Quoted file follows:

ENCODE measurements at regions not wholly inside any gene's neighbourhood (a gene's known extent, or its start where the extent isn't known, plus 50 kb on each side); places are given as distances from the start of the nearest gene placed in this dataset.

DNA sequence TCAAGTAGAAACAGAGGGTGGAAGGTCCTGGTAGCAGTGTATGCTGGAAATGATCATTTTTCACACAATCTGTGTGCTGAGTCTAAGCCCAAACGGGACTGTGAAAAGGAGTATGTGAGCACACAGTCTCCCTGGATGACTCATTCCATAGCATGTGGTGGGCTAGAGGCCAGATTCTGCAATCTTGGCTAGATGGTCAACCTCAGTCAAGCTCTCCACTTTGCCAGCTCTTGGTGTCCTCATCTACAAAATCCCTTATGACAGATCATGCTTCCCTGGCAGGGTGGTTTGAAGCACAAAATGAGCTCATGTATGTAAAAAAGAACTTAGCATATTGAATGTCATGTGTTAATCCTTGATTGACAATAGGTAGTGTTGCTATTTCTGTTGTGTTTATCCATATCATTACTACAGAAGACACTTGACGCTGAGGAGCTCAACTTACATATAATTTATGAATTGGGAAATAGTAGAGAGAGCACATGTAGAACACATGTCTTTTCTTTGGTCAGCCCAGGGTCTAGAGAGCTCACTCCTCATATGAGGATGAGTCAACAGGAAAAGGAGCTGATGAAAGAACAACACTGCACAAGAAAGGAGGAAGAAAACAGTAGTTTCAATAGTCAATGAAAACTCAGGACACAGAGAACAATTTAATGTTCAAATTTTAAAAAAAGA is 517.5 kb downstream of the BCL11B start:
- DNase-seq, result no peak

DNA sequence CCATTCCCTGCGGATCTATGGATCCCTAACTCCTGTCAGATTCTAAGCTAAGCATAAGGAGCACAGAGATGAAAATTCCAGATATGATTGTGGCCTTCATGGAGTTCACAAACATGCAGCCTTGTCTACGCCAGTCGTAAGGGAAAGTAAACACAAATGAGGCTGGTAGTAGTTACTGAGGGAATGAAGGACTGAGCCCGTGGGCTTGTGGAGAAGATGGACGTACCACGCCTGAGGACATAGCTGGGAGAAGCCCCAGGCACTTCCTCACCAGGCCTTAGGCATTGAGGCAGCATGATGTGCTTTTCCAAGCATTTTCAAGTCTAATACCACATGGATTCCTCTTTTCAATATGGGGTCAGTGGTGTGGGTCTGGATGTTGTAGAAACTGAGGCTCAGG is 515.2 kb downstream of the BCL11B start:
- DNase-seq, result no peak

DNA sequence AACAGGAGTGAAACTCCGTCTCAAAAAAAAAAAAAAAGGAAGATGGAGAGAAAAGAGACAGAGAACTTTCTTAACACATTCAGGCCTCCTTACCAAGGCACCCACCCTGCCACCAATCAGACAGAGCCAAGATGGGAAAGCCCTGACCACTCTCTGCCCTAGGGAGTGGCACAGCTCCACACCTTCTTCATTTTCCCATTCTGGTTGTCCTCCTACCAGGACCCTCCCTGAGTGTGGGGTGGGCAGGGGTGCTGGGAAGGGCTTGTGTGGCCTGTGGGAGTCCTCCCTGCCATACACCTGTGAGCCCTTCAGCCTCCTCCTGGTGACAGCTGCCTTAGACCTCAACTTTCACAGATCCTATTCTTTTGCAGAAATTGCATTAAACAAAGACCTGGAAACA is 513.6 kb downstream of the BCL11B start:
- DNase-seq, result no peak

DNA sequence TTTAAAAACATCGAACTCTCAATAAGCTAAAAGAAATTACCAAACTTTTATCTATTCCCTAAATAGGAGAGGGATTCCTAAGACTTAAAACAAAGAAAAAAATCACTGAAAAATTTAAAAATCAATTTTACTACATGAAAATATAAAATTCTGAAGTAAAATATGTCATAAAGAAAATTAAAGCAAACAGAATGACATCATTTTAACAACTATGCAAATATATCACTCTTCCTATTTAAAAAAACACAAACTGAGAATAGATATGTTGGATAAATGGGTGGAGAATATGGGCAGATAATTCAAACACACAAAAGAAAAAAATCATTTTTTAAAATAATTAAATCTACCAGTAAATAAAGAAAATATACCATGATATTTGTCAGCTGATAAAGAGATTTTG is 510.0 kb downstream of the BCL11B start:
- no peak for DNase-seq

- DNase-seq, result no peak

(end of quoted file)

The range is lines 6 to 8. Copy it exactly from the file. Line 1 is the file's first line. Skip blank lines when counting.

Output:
DNA sequence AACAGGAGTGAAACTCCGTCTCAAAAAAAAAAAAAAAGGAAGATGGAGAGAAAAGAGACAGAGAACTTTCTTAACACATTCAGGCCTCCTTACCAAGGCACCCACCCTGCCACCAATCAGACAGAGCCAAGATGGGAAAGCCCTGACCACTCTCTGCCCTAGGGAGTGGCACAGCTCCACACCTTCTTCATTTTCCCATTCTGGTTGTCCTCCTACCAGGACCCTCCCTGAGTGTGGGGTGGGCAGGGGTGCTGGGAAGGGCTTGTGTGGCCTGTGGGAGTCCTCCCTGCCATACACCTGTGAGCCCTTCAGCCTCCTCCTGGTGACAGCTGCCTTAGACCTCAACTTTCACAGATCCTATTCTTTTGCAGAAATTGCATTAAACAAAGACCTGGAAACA is 513.6 kb downstream of the BCL11B start:
- DNase-seq, result no peak

DNA sequence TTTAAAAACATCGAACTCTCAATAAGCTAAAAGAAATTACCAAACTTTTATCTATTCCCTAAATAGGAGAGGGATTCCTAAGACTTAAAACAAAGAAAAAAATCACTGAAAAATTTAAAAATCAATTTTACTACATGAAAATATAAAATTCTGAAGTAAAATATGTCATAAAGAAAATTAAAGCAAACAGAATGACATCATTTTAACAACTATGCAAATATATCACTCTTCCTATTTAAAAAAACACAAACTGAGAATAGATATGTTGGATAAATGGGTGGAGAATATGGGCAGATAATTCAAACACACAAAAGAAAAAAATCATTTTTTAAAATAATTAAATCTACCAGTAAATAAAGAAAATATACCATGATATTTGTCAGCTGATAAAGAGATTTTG is 510.0 kb downstream of the BCL11B start: